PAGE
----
Rural residents angry at slow broadband speeds burn effigy of BT van
Image credit: DevonLine/ WS
Residents of the poorly-connected hamlet of Templeton, Devon, celebrated Bonfire Night this year by setting alight an effigy of a BT Openreach van.
Each year, Templeton chooses a different theme for its Bonfire Night celebrations. This year, they chose to attack the telecommunications company they hold responsible for their poor connectivity. Working from one resident’s barn, they painted a 2D effigy of a BT Openreach van – considerably larger than the real thing – and crossed out the “open” on its side, replacing it with “won’t” to read “won’t reach”.
Many people living in the hamlet must cope with broadband speeds of less than 1Mbps. This highly restricts what residents are able to do online; such limited speeds make streaming music and video impractical.
Robert Linden, a resident, told BBC News that Templeton residents were told three years ago that the issue of slow connectivity would be given consideration, although no actions have been taken since.
“[BT] managed to get a cable to the nearby hamlet of Nomansland, but just eight kilometres further and there’s nothing,” Linden said. “It’s incompetence of the first order.”
“But we all had a great evening watching the bonfire.”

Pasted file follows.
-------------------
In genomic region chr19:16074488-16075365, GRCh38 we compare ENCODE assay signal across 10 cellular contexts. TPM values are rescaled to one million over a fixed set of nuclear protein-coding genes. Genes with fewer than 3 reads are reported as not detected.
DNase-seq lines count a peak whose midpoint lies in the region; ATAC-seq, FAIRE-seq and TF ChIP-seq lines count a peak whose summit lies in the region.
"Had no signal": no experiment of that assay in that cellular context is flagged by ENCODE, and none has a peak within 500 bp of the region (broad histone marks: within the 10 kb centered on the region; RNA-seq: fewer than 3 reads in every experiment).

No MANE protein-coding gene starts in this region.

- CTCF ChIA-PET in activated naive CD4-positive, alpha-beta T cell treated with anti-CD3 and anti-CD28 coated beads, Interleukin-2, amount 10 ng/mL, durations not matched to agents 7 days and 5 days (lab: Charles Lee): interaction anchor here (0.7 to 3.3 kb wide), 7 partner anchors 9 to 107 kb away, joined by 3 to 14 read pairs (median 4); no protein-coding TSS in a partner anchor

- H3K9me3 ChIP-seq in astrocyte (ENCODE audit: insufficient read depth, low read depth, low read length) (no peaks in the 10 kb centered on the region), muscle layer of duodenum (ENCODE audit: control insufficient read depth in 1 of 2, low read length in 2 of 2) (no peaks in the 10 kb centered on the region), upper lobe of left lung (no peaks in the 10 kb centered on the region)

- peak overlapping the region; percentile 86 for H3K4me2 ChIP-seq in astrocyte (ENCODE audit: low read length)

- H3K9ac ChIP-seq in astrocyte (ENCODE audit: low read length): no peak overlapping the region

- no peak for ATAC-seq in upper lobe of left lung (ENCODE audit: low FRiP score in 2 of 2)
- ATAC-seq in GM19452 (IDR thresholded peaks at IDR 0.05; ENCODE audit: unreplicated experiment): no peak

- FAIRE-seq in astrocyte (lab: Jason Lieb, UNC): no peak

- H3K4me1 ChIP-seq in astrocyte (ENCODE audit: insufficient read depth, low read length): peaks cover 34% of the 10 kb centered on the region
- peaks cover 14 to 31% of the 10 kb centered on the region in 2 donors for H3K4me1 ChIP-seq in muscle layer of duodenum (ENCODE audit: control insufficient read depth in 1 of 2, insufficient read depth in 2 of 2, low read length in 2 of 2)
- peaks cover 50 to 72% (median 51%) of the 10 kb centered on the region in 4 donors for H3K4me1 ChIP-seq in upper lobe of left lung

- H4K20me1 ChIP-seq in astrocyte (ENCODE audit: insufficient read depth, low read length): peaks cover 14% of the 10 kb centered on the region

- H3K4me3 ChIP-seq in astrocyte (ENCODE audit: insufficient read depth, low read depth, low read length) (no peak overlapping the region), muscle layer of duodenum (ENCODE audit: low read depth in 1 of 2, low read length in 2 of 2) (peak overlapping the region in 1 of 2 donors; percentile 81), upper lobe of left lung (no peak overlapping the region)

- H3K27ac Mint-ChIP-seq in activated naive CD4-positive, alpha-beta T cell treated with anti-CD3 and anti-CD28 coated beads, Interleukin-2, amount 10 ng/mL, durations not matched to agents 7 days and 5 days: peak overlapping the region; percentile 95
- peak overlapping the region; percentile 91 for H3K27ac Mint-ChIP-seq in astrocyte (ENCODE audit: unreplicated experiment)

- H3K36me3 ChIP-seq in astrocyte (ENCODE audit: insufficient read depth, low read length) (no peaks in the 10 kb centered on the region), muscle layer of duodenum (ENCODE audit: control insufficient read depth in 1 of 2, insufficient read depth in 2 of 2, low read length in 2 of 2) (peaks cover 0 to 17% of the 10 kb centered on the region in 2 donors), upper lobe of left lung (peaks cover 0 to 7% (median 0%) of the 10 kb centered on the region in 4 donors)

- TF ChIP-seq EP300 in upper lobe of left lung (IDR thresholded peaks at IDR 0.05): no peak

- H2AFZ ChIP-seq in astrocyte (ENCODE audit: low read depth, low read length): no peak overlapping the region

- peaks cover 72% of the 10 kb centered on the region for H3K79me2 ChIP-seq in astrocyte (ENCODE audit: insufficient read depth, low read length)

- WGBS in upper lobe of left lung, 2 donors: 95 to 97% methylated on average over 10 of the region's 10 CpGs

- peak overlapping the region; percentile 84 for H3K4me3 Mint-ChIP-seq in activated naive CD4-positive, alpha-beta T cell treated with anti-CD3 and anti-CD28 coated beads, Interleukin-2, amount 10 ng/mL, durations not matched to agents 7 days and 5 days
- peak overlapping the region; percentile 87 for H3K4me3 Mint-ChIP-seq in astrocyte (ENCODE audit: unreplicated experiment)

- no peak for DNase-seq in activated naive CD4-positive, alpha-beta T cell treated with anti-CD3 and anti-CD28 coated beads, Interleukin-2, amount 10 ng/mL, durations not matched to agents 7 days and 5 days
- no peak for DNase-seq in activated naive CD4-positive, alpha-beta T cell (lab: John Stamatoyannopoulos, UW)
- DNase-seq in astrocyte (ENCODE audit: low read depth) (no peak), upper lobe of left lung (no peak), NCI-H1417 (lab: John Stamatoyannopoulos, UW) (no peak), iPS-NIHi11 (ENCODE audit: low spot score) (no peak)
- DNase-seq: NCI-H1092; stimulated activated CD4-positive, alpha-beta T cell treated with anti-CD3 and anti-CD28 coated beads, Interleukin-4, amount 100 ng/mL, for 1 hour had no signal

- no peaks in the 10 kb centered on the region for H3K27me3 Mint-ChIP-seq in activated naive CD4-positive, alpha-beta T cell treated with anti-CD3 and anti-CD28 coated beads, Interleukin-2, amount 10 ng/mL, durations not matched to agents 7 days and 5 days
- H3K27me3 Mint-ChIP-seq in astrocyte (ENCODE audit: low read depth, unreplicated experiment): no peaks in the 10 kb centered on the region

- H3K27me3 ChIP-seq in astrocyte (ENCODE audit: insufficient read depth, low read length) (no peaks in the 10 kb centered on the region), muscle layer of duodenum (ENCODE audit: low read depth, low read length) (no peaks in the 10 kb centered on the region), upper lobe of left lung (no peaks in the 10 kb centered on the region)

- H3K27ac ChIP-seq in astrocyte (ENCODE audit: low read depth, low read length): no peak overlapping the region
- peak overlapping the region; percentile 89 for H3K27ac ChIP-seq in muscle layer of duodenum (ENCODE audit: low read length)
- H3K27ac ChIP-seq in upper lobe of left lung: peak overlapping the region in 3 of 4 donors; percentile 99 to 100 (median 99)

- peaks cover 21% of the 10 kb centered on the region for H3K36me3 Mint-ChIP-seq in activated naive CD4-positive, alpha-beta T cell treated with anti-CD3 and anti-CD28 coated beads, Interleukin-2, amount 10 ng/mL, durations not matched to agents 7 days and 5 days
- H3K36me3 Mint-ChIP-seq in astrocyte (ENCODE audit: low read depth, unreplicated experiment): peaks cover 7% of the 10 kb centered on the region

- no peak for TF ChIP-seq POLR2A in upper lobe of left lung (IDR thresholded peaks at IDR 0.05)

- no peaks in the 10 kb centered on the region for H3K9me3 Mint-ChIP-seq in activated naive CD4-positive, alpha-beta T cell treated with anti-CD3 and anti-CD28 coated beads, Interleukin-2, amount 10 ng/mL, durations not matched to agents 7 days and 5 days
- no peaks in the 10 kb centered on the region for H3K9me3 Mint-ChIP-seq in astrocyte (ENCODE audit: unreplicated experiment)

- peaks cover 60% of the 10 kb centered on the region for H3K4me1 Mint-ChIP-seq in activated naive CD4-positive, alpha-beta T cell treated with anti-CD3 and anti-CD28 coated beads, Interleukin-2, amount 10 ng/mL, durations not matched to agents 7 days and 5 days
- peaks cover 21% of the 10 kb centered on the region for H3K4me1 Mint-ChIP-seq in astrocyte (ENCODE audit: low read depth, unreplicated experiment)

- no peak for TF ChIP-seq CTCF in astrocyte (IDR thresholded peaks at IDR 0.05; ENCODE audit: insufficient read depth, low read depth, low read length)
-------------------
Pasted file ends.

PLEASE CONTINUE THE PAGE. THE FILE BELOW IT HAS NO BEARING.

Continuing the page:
According to BT, it is a major challenge to carry out installation of fibre broadband in rural areas and it has been working to find means of delivering appropriate broadband speeds to Templeton.
“Templeton is an extremely rural community which makes rolling out fibre broadband much more challenging,” a BT spokesperson said in a statement. “Templeton was not included in Openreach’s commercial rollout of fibre broadband or the first phase of the Connecting Devon and Somerset partnership, but we’re working hard to find alternative ways of bringing faster broadband to residents.”
BT reported that its engineers had surveyed the area to determine whether faster connectivity could be brought to Templeton. It also said that Templeton residents had signed up to the company’s Community Fibre Partnership program and that it was looking at a mobile broadband solution with EE and other partners to deliver 4G to the area.
British broadband has come under heavy criticism for its slowness and unpredictability. People living in rural parts of the UK have suffered particularly badly from poor broadband speeds compared to urban populations. In June, residents of Altnaharra and Skerray, remote communities in the Scottish Highlands - fed up with speeds of 0.5Mbps - took to helping with the installation of new cables themselves.